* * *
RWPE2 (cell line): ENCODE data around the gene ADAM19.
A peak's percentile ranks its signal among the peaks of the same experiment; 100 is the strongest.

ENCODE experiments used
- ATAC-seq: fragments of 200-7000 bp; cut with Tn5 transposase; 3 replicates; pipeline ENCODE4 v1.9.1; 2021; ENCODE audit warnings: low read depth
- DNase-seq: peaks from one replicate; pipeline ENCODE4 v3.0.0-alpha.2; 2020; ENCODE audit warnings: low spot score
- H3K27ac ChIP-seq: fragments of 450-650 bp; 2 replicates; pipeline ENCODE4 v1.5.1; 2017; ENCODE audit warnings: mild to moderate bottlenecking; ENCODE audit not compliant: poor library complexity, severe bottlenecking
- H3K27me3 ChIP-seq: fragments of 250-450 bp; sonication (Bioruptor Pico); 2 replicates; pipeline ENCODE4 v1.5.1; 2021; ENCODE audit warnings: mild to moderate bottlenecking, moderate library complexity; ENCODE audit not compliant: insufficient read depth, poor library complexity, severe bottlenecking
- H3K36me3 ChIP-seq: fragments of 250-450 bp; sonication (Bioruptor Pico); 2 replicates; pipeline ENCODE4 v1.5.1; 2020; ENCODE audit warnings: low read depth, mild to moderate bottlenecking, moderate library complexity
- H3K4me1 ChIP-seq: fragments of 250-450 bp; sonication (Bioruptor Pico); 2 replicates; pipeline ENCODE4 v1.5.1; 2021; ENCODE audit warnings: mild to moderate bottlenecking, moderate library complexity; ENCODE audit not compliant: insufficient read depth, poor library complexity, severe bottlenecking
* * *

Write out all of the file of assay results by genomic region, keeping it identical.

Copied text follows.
RWPE2 (cell line): ENCODE data around the gene ADAM19.
A peak's percentile ranks its signal among the peaks of the same experiment; 100 is the strongest.

ENCODE experiments used
- ATAC-seq: fragments of 200-7000 bp; cut with Tn5 transposase; 3 replicates; pipeline ENCODE4 v1.9.1; 2021; ENCODE audit warnings: low read depth
- DNase-seq: peaks from one replicate; pipeline ENCODE4 v3.0.0-alpha.2; 2020; ENCODE audit warnings: low spot score
- H3K27ac ChIP-seq: fragments of 450-650 bp; 2 replicates; pipeline ENCODE4 v1.5.1; 2017; ENCODE audit warnings: mild to moderate bottlenecking; ENCODE audit not compliant: poor library complexity, severe bottlenecking
- H3K27me3 ChIP-seq: fragments of 250-450 bp; sonication (Bioruptor Pico); 2 replicates; pipeline ENCODE4 v1.5.1; 2021; ENCODE audit warnings: mild to moderate bottlenecking, moderate library complexity; ENCODE audit not compliant: insufficient read depth, poor library complexity, severe bottlenecking
- H3K36me3 ChIP-seq: fragments of 250-450 bp; sonication (Bioruptor Pico); 2 replicates; pipeline ENCODE4 v1.5.1; 2020; ENCODE audit warnings: low read depth, mild to moderate bottlenecking, moderate library complexity
- H3K4me1 ChIP-seq: fragments of 250-450 bp; sonication (Bioruptor Pico); 2 replicates; pipeline ENCODE4 v1.5.1; 2021; ENCODE audit warnings: mild to moderate bottlenecking, moderate library complexity; ENCODE audit not compliant: insufficient read depth, poor library complexity, severe bottlenecking